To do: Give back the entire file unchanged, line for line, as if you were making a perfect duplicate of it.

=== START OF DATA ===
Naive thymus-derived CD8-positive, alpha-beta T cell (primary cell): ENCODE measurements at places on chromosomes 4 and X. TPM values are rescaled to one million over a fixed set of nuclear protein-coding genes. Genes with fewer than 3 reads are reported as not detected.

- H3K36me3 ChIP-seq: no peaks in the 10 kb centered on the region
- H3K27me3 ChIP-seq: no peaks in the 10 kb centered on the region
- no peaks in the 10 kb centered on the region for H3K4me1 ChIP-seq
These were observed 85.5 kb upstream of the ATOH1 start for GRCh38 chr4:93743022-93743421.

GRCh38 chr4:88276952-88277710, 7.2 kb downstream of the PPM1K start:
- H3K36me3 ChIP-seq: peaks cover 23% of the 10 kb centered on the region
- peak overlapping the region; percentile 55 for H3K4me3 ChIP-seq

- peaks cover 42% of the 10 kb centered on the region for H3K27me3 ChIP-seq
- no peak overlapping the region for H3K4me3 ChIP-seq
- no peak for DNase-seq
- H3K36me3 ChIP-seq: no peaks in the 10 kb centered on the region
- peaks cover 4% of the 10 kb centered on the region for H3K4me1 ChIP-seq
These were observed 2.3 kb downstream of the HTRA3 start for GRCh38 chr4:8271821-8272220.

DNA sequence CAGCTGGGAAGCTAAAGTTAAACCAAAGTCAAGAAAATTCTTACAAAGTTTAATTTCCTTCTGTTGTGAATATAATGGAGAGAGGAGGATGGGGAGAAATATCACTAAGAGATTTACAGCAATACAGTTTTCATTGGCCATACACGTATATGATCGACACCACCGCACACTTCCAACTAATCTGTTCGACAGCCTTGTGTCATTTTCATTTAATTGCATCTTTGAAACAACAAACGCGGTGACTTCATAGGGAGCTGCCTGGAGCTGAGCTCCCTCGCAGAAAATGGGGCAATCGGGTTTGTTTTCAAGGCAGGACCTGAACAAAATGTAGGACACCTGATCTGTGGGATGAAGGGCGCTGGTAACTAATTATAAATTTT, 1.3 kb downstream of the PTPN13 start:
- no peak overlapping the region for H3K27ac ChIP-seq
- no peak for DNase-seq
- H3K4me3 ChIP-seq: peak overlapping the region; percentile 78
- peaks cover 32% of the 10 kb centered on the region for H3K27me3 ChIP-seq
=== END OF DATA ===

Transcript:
Naive thymus-derived CD8-positive, alpha-beta T cell (primary cell): ENCODE measurements at places on chromosomes 4 and X. TPM values are rescaled to one million over a fixed set of nuclear protein-coding genes. Genes with fewer than 3 reads are reported as not detected.

- H3K36me3 ChIP-seq: no peaks in the 10 kb centered on the region
- H3K27me3 ChIP-seq: no peaks in the 10 kb centered on the region
- no peaks in the 10 kb centered on the region for H3K4me1 ChIP-seq
These were observed 85.5 kb upstream of the ATOH1 start for GRCh38 chr4:93743022-93743421.

GRCh38 chr4:88276952-88277710, 7.2 kb downstream of the PPM1K start:
- H3K36me3 ChIP-seq: peaks cover 23% of the 10 kb centered on the region
- peak overlapping the region; percentile 55 for H3K4me3 ChIP-seq

- peaks cover 42% of the 10 kb centered on the region for H3K27me3 ChIP-seq
- no peak overlapping the region for H3K4me3 ChIP-seq
- no peak for DNase-seq
- H3K36me3 ChIP-seq: no peaks in the 10 kb centered on the region
- peaks cover 4% of the 10 kb centered on the region for H3K4me1 ChIP-seq
These were observed 2.3 kb downstream of the HTRA3 start for GRCh38 chr4:8271821-8272220.

DNA sequence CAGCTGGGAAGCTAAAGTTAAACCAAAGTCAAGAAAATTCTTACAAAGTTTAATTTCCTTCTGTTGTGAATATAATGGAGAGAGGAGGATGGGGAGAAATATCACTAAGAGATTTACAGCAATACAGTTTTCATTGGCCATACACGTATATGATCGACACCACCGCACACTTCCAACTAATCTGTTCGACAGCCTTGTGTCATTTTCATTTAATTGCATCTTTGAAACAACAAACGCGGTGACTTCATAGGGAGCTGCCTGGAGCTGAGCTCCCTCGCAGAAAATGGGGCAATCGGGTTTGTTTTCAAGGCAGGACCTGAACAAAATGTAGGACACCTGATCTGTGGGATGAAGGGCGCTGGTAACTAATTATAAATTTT, 1.3 kb downstream of the PTPN13 start:
- no peak overlapping the region for H3K27ac ChIP-seq
- no peak for DNase-seq
- H3K4me3 ChIP-seq: peak overlapping the region; percentile 78
- peaks cover 32% of the 10 kb centered on the region for H3K27me3 ChIP-seq